In all of the turmoil and grief over the Aurora shootings, surely our hearts go out most of all to the parents of the child victim, 6 year old Veronica Moser-Sullivan. At least, this is true for those of us who have hearts.
I don’t want this to sound harsh to anybody, but the reason that these children were in the theater at midnight to see Batman was because their parents didn’t want to pay for babysitters because babysitters are expensive. So they take the children, the children fall asleep in the movie and the parent watches the movie. And the (six) year-old girl who’s dead – the mother of the girl was shot in the chest – you just heard her father. She survived.…The story about this is that the mother, the father – and you heard the father – took the six year-old to the midnight movie. And they did that, as I explained, ‘cause they didn’t want to pay a babysitter, because babysitters are 15 bucks an hour, OK? OK? And there you go.
I have found that if you feel the need to say “I don’t want to sound harsh to anybody”, you probably should rethink what you are about to say. If what you really want to sound is loving and sympathetic, then you don’t tell somebody it’s their fault a loved one is dead. That’s not the way not to sound harsh. You say something like, “Oh, this is horrible; this is dreadful. Your poor baby! I’m so sorry this terrible thing happened. It should never be.” That might still not be comforting, but it isn’t likely to get you accused of being harsh.
You know why parents don’t leave their children home with a baby sitter? It isn’t just the money. Some parents prefer to be with their children. They don’t want to turn their children’s care over to other people. That doesn’t mean they need to hole up with the kid in a cave. They go places and do things and take their children along, because they like being with their children.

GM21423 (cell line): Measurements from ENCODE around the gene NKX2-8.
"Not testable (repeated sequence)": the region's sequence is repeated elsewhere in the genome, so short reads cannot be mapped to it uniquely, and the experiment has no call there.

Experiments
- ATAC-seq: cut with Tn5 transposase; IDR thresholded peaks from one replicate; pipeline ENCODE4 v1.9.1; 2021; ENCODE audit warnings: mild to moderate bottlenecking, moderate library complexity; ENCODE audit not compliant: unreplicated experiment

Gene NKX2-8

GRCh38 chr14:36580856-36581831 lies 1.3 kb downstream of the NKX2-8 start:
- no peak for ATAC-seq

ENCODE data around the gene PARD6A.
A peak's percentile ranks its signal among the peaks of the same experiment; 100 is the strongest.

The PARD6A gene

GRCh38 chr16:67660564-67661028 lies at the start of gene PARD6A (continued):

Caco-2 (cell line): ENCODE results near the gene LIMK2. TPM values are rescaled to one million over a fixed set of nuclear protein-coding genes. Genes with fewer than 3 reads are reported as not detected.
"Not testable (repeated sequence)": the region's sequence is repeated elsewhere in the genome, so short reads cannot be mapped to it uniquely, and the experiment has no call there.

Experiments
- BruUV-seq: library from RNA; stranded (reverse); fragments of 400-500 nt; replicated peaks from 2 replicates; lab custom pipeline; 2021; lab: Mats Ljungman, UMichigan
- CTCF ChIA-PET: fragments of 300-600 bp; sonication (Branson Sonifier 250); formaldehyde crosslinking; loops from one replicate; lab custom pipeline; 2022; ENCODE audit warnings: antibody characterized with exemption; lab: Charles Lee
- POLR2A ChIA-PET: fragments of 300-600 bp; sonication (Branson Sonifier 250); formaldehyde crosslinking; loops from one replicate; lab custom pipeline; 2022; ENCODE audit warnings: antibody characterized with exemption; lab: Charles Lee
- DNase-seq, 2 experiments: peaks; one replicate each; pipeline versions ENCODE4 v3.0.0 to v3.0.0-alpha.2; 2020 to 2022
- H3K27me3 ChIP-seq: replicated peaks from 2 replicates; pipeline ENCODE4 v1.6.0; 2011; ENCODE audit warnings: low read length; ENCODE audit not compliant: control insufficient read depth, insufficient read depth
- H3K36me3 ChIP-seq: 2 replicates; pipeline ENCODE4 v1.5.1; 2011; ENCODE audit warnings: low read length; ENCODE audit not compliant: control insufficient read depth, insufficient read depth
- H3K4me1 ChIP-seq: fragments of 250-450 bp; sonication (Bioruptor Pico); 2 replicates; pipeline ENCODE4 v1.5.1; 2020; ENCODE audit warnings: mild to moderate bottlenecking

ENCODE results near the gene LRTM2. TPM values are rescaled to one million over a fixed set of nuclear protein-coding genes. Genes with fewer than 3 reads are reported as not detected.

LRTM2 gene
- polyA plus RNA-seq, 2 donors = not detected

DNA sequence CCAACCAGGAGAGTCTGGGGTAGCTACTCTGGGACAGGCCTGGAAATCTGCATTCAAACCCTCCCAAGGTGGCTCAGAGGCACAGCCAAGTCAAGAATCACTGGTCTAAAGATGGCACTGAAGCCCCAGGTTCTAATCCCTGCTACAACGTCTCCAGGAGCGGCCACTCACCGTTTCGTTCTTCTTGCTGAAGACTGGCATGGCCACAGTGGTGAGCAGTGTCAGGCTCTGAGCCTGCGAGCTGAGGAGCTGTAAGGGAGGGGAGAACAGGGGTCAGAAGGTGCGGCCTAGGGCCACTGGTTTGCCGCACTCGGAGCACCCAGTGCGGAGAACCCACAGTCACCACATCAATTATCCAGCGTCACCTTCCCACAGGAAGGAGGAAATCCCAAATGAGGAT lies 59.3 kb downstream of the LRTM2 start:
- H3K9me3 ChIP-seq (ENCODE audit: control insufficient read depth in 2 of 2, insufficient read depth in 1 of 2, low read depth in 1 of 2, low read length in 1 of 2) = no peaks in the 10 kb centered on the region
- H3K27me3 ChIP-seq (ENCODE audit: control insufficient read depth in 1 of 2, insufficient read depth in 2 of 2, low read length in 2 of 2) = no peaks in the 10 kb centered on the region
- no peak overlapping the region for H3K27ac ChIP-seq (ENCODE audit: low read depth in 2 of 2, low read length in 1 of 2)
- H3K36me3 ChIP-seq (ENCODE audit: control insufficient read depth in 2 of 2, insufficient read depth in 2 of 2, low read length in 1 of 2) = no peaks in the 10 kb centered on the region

Some people are afraid to leave their children with a babysitter. We hear stories of abusive babysitters. Even babysitters who are kind can have poor judgement. Your teenage babysitter may mean well but be tempted to take the opportunity to make out with her boyfriend on the living room sofa while the kids set fire to the house trying to toast marshmallows. Worries like that make parents just feel safer keeping their children with them.
Do you think that kind of worry is a little extreme? Your chances of experiencing a reported house fire in your life are 1 in 4. The chances that someone in your household will suffer an injury in a home fire in an average lifetime are 1 in 10. The chances that someone in your household will suffer an injury in a reported fire in an average lifetime are 1 in 89.
Your child is probably safer with a babysitter than you think, but “[c]hildren under age 6, the group most likely to be cared for by babysitters, are also those most likely to be victimized by them (figure 2). Children in this age group made up 60 percent of the victims of babysitter crimes in the NIBRS jurisdictions.”
Remind me again - what were the chances of being shot by an assailant in a movie theater prior to the Aurora shootings? For that matter, what are they now?
And if little Veronica had been left at home with a babysitter who turned out to be abusive or who panicked and couldn’t get her out of the house in a fire, would Bill O’Reilly be saying, “At least her parents didn’t take her with them to the movies where she could be shot by an armored gunman”? Yeah, right.
Why in the world would someone even think it is okay to talk about parents like this? They didn’t take their daughter hang-gliding or rock climbing; they took her to a movie. Yes, it was a midnight showing, but the worst they could reasonably have been expected to anticipate is that she would be crabby the next day. This goes beyond just the post hoc ergo propter hoc fallacy; this is just plain cruel.
Really, Bill. You don’t want to sound harsh? Then keep your mouth shut.